Join us for a conversation with educators who have been implementing The 1619 Project in their classrooms and school districts. The discussion will be led by Nikita Stewart, contributor to The 1619 Project and journalist for The New York Times, and the Pulitzer Center education team.
A panel of teachers and school district leaders from across the country who have shared The 1619 Project with the students and teachers they support will discuss how they have implemented the project, reception in their school communities, and lessons learned.
Scott Abbott, Director of Social Studies for DC Public Schools
Rebecca Coven, English and social studies educator at Sullivan High School in Chicago, IL
Jason Hall, acting director for the Office of Culturally and Linguistically Responsive Initiatives at Buffalo Public Schools
Marissa Long: 8th grade social studies educator at Beverly Vista Middle School in Beverly Hills, CA
Christina Sneed: ELA/Social Studies Curriculum and Instruction Lead at University City High School in St. Louis, MO
The Pulitzer Center will also share information about applying to the newly launched 1619 Project Education Network. Those selected for the network will join a cohort of 40 educators, administrators, curriculum supervisors, and content specialists supporting K–12 schools and incarcerated populations who will receive grants of $5,000, professional development, and access to a supportive community while they develop, implement, and evaluate standards-aligned curricula that engage students in The 1619 Project and related journalism and historical sources. Applications will be open February 1–March 15.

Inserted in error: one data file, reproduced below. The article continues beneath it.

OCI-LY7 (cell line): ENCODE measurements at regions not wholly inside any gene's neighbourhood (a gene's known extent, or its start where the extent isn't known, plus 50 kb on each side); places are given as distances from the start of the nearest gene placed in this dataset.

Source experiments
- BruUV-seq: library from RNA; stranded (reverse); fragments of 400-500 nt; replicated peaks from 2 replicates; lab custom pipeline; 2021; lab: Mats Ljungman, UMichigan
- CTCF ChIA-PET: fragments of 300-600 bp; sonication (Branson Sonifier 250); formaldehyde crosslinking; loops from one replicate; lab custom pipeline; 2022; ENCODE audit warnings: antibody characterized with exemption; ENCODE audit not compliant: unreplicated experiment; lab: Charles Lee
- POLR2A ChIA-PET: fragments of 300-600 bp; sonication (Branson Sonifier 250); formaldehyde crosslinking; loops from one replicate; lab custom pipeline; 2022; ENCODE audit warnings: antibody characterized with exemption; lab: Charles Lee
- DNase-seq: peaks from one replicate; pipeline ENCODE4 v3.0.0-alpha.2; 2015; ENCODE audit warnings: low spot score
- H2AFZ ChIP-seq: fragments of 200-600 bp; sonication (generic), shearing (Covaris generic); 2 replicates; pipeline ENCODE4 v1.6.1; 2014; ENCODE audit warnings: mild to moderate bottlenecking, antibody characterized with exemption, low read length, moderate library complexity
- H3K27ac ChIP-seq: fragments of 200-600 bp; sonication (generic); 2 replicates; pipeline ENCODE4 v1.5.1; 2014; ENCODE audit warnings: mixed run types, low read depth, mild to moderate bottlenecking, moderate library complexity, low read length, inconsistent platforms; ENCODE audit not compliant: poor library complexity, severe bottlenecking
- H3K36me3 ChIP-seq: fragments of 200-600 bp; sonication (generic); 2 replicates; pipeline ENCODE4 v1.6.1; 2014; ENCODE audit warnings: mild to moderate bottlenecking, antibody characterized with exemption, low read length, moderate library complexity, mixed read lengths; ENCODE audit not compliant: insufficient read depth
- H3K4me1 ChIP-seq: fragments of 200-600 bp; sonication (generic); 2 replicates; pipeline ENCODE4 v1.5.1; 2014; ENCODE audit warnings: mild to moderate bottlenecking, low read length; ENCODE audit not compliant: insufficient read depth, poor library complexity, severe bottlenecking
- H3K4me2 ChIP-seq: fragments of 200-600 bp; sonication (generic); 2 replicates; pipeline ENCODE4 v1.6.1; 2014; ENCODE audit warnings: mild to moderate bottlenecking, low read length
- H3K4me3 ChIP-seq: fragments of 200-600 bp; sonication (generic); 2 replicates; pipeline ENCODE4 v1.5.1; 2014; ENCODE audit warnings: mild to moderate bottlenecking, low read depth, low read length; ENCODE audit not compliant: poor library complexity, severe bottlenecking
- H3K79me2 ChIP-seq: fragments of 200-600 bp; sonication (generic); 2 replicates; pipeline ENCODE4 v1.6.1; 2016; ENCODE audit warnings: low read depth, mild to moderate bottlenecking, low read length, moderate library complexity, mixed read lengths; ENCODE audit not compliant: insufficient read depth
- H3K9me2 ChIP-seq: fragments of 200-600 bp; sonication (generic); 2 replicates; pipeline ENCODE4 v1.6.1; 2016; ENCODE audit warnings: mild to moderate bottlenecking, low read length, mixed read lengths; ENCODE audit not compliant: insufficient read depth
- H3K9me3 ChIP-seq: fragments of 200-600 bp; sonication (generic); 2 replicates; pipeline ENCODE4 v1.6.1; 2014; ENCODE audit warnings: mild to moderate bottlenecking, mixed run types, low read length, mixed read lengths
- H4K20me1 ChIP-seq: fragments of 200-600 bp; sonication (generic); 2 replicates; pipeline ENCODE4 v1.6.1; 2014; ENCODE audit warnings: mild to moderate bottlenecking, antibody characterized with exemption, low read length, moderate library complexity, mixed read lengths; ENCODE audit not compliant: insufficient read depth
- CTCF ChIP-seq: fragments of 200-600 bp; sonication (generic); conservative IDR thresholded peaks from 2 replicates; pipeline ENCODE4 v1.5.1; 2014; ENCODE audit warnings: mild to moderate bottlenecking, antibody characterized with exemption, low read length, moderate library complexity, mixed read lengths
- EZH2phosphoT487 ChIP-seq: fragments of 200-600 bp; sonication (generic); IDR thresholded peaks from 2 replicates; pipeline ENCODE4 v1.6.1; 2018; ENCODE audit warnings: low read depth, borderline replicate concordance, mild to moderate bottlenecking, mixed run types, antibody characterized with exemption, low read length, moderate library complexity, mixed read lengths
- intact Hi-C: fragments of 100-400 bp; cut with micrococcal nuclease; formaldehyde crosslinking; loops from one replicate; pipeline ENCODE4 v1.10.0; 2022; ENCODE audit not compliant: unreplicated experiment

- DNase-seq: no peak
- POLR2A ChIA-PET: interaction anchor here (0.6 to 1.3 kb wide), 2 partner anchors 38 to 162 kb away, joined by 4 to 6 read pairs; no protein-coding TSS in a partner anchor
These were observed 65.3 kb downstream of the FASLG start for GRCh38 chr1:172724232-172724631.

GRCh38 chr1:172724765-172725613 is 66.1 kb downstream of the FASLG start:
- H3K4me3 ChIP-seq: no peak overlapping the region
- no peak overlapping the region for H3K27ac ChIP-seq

Additional 1619 Project Education Network Launch Events
Announcement Event, February 4 at 5:00pm EST
The Pulitzer Center education team will announce the call for applications for The 1619 Project Education Network, introducing The 1619 Project and our curricular materials and explaining how the network will function.
Examining The 1619 Project Essays with Nikole Hannah-Jones, February 18 at 5:00pm EST
Randi Weingarten, president of the American Federation of Teachers, will open this session on exploring some key educational resources in The 1619 Project. Nikole Hannah-Jones and two other contributors will discuss their work and examine why it is important for educators to to engage with the material.
Teaching Black History to Elementary and Middle School Students, February 25 at 5:00pm EST
Dr. LaGarrett King, director of the Carter Center at the University of Missouri School of Education, in conversation with Nikole Hannah-Jones, will share insights on teaching Black history to younger students.